Russia’s Navy has resumed its continual presence in different regions of the world’s oceans, Defense Minister Anatoly Serdyukov told the president at a meeting in the Kremlin on Wednesday.
“There are plans to dispatch ships to the northeast Atlantic and the Mediterranean Sea from now to February 3, 2008. The expedition is aimed at ensuring a naval presence and establishing conditions for secure Russian navigation,” Serdyukov told Vladimir Putin.
The minister said an aircraft-carrying heavy cruiser, two anti-submarine ships and a tanker left for the Mediterranean on Wednesday, where they will be joined by a Black Sea Fleet missile cruiser and a tanker.
Serdyukov said a total of four warships and seven other vessels of Russia’s Northern, Black Sea and Baltic fleets, as well as 47 planes and 10 helicopters, have been dispatched for the mission. Three exercises, involving the vessels and aircraft, are being planned.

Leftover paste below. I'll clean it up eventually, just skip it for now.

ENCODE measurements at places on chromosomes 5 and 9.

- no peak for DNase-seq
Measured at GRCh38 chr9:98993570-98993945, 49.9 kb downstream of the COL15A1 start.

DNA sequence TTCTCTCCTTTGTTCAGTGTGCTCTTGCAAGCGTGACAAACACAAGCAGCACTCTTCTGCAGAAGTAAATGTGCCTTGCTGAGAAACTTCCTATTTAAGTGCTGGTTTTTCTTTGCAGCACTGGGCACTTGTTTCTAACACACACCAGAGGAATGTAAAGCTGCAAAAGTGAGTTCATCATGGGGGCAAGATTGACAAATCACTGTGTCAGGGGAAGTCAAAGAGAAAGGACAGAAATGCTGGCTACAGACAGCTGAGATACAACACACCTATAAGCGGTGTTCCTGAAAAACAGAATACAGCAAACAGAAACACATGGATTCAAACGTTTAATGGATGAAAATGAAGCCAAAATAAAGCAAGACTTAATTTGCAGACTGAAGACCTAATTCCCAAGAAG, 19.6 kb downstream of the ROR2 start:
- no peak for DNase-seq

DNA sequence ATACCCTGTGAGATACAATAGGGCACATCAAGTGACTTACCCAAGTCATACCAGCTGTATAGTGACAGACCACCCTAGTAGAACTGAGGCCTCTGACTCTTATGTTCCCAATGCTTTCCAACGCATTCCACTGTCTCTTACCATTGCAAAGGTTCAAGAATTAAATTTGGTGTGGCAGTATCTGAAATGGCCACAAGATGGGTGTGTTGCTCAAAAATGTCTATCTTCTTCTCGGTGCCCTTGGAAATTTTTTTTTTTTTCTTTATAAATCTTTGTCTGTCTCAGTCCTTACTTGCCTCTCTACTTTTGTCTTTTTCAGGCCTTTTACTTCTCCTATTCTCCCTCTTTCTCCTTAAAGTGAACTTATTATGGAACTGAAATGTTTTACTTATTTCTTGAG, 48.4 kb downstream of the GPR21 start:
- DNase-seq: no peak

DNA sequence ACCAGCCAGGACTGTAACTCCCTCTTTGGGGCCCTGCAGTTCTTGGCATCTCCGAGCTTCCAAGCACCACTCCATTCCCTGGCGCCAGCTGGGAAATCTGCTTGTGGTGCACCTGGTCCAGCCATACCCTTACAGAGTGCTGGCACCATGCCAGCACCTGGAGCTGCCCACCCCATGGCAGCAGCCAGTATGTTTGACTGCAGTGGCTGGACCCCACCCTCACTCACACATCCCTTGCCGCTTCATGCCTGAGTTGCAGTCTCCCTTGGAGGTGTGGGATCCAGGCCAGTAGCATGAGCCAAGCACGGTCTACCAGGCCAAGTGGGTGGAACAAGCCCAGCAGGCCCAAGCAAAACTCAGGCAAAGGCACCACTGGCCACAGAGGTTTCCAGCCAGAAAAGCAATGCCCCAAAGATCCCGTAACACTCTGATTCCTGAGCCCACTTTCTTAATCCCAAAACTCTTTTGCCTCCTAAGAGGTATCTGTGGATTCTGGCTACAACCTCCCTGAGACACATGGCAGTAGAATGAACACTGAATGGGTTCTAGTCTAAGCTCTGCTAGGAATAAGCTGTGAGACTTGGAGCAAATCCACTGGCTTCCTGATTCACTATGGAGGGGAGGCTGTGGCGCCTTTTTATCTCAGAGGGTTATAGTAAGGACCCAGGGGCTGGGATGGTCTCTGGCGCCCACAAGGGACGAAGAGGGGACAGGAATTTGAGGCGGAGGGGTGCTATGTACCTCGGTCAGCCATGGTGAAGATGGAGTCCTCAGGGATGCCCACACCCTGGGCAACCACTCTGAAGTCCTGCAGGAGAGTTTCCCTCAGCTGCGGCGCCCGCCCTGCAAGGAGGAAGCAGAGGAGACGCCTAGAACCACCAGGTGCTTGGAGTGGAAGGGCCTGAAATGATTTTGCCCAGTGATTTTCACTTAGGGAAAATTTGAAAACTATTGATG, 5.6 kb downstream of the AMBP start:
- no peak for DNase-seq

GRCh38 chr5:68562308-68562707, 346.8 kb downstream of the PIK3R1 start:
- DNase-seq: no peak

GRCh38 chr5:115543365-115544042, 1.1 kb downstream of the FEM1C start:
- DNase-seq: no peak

In mid-August, Putin announced the resumption of strategic patrol flights, saying that although the country halted long-distance strategic flights to remote regions in 1992 with the collapse of the Soviet Union and the ensuing economic and political chaos, other nations had continued the practice, compromising Russian national security.
Russia’s strategic bombers have since carried out over 70 patrol flights over the Pacific, Atlantic, and Arctic oceans, as well as the Black Sea, a senior Air Force official said on Tuesday, adding that NATO interceptor aircraft had escorted Russian bombers during almost all their patrols.